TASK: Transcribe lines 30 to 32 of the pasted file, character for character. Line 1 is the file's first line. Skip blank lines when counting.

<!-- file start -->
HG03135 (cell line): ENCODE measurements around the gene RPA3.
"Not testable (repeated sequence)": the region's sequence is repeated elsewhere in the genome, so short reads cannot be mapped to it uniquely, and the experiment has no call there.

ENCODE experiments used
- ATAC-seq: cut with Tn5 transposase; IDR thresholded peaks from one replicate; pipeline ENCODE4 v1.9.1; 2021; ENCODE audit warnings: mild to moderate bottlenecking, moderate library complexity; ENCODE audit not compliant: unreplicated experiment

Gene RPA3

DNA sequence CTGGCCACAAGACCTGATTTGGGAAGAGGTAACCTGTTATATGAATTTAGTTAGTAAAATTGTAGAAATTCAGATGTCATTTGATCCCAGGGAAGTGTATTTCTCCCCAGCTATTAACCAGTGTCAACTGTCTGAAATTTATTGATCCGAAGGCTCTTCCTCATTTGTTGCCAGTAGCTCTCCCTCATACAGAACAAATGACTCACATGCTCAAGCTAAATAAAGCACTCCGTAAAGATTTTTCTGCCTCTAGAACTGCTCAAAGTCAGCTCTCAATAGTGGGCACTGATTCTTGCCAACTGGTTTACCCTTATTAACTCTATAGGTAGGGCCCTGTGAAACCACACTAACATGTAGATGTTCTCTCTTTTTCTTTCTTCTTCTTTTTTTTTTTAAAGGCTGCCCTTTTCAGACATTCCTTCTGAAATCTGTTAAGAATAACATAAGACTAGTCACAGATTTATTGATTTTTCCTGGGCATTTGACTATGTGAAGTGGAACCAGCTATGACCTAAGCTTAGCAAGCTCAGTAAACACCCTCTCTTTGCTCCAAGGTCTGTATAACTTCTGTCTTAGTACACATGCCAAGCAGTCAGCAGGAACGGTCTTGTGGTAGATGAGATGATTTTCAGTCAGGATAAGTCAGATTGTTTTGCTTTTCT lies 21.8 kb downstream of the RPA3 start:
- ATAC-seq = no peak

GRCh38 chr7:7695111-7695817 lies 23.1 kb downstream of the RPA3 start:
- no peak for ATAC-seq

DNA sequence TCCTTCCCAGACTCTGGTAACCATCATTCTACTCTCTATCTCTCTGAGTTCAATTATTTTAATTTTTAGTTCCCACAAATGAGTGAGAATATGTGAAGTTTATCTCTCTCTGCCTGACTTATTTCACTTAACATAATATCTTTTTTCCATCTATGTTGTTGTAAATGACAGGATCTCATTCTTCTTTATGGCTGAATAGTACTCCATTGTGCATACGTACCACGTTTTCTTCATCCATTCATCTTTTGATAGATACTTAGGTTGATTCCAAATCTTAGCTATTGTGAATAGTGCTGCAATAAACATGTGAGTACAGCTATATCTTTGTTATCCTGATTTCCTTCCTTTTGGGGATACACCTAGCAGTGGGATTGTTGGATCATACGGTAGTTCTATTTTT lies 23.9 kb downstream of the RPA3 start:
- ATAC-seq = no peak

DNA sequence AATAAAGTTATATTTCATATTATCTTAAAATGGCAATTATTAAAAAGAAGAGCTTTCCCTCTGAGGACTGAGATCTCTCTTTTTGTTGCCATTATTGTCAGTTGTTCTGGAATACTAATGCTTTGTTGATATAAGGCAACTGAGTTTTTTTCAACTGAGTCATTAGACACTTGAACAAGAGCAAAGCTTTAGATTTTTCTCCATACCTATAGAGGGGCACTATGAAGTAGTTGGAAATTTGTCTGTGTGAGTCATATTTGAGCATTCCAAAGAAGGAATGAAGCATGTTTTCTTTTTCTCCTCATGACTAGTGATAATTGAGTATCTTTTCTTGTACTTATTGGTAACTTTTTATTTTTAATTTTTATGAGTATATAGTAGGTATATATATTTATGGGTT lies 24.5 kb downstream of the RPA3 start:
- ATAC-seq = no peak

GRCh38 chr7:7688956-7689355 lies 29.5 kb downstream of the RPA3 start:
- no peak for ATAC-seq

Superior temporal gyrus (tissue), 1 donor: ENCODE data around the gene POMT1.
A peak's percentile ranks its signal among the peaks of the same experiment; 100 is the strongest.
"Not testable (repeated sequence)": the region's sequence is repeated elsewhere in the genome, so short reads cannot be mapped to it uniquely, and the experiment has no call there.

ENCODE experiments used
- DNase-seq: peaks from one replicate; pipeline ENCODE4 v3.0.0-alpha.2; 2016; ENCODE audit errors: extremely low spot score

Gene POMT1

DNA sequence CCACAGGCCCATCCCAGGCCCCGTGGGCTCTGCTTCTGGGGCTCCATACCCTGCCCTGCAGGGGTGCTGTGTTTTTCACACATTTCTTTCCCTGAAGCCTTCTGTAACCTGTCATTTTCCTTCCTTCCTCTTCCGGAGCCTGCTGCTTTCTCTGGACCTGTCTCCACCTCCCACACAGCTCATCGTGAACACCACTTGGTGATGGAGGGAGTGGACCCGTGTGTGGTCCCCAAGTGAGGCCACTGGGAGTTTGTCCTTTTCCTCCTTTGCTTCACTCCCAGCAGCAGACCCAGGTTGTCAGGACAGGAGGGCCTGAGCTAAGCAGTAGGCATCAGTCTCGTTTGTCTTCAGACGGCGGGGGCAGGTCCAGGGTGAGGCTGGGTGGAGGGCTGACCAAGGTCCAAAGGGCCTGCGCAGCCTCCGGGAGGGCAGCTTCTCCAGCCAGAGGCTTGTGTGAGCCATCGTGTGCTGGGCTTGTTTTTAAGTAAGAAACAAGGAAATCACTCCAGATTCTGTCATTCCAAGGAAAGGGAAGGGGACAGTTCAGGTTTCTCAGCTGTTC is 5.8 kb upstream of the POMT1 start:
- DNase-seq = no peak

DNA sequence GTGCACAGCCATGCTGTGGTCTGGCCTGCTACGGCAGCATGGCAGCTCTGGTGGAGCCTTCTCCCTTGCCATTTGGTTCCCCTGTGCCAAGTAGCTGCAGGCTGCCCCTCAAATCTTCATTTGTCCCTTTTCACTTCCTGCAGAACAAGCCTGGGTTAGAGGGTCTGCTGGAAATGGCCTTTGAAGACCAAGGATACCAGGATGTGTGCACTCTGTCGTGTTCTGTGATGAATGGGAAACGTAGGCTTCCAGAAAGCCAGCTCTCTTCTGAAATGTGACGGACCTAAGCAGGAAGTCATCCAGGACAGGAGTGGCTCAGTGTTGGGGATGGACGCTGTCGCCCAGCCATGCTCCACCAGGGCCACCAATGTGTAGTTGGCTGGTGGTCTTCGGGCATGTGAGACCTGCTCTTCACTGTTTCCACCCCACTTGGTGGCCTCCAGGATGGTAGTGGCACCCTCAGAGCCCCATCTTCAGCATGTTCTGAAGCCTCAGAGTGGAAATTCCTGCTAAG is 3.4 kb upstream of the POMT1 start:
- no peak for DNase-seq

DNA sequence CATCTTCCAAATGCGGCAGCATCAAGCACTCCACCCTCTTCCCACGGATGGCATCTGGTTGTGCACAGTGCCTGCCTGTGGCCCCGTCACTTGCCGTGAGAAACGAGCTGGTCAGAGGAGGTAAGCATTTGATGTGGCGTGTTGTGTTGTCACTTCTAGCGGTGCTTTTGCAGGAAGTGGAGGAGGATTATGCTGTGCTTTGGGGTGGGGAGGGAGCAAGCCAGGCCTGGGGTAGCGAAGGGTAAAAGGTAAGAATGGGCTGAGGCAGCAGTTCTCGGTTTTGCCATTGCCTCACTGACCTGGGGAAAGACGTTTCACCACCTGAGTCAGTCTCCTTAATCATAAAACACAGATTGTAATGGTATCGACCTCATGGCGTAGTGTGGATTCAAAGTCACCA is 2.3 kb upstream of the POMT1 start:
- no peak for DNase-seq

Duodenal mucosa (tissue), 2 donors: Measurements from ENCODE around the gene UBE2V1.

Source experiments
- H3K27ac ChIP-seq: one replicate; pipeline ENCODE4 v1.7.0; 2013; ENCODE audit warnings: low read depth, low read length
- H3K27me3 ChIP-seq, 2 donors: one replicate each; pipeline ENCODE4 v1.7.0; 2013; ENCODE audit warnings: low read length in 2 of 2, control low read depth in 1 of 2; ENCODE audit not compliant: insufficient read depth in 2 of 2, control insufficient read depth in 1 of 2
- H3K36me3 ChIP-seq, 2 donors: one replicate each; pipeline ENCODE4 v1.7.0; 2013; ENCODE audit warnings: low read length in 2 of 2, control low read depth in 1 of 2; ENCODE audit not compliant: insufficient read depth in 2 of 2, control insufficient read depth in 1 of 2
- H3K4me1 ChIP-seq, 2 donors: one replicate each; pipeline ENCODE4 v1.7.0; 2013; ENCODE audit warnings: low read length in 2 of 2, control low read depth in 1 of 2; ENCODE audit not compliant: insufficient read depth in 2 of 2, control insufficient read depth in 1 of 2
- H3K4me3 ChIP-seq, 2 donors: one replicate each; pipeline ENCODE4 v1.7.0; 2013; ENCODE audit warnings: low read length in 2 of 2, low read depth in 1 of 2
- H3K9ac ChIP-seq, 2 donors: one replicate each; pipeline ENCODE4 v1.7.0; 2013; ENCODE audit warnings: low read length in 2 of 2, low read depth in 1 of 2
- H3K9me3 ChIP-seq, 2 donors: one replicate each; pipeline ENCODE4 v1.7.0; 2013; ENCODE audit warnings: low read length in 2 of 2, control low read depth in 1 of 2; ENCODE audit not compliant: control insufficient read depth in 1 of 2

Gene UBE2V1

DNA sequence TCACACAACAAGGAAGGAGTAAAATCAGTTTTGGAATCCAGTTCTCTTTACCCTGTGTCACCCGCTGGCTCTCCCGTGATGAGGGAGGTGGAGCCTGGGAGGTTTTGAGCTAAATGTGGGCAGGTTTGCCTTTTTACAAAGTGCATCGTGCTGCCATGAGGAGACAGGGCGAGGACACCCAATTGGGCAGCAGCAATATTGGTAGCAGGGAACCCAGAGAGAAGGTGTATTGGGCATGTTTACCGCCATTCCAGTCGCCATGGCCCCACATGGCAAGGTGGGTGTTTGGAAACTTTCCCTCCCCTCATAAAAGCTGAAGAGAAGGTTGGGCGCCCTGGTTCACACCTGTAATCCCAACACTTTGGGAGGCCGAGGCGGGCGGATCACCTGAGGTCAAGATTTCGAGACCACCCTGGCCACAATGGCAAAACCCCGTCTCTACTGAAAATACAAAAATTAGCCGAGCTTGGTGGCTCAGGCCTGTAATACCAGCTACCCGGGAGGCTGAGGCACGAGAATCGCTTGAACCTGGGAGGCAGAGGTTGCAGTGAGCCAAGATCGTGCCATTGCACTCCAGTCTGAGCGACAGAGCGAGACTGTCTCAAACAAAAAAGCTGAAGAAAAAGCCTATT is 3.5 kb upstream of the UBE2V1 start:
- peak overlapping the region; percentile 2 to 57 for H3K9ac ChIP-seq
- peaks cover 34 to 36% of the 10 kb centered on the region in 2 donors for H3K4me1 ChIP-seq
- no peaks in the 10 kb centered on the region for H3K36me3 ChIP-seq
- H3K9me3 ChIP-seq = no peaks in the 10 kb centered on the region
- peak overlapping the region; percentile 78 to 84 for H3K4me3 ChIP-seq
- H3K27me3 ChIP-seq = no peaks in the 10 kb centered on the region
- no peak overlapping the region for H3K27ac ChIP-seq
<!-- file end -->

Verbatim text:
- H3K27ac ChIP-seq: one replicate; pipeline ENCODE4 v1.7.0; 2013; ENCODE audit warnings: low read depth, low read length
- H3K27me3 ChIP-seq, 2 donors: one replicate each; pipeline ENCODE4 v1.7.0; 2013; ENCODE audit warnings: low read length in 2 of 2, control low read depth in 1 of 2; ENCODE audit not compliant: insufficient read depth in 2 of 2, control insufficient read depth in 1 of 2
- H3K36me3 ChIP-seq, 2 donors: one replicate each; pipeline ENCODE4 v1.7.0; 2013; ENCODE audit warnings: low read length in 2 of 2, control low read depth in 1 of 2; ENCODE audit not compliant: insufficient read depth in 2 of 2, control insufficient read depth in 1 of 2